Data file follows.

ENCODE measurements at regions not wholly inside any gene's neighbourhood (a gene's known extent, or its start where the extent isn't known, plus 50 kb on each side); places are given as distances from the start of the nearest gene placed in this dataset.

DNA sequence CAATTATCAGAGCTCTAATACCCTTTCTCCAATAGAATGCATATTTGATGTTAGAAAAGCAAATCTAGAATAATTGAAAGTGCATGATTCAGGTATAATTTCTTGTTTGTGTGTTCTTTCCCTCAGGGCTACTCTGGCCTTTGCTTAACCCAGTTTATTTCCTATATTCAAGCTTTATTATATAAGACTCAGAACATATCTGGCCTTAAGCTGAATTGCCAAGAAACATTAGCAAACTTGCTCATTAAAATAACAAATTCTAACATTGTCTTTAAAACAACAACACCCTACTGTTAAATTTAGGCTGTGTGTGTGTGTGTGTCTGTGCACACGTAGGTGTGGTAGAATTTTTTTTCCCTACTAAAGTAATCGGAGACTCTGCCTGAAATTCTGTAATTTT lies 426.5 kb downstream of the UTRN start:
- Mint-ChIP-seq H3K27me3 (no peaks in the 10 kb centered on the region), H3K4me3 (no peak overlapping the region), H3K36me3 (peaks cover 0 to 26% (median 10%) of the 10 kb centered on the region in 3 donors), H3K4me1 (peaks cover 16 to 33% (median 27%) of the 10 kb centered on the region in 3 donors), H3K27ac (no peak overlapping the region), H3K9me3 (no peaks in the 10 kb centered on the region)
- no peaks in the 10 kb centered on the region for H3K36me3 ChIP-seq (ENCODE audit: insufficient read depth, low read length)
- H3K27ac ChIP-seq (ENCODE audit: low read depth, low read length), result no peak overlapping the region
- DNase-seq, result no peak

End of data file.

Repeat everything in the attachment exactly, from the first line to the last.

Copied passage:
ENCODE measurements at regions not wholly inside any gene's neighbourhood (a gene's known extent, or its start where the extent isn't known, plus 50 kb on each side); places are given as distances from the start of the nearest gene placed in this dataset.

DNA sequence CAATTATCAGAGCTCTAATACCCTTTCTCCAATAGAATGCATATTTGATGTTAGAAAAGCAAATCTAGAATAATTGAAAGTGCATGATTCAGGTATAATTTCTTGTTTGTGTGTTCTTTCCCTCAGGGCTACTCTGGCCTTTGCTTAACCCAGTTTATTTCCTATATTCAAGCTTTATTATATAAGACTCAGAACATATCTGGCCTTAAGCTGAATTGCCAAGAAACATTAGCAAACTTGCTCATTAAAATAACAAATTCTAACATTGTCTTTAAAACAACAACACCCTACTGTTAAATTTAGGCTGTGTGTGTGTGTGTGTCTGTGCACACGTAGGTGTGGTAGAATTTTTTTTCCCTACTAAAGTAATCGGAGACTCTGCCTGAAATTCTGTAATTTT lies 426.5 kb downstream of the UTRN start:
- Mint-ChIP-seq H3K27me3 (no peaks in the 10 kb centered on the region), H3K4me3 (no peak overlapping the region), H3K36me3 (peaks cover 0 to 26% (median 10%) of the 10 kb centered on the region in 3 donors), H3K4me1 (peaks cover 16 to 33% (median 27%) of the 10 kb centered on the region in 3 donors), H3K27ac (no peak overlapping the region), H3K9me3 (no peaks in the 10 kb centered on the region)
- no peaks in the 10 kb centered on the region for H3K36me3 ChIP-seq (ENCODE audit: insufficient read depth, low read length)
- H3K27ac ChIP-seq (ENCODE audit: low read depth, low read length), result no peak overlapping the region
- DNase-seq, result no peak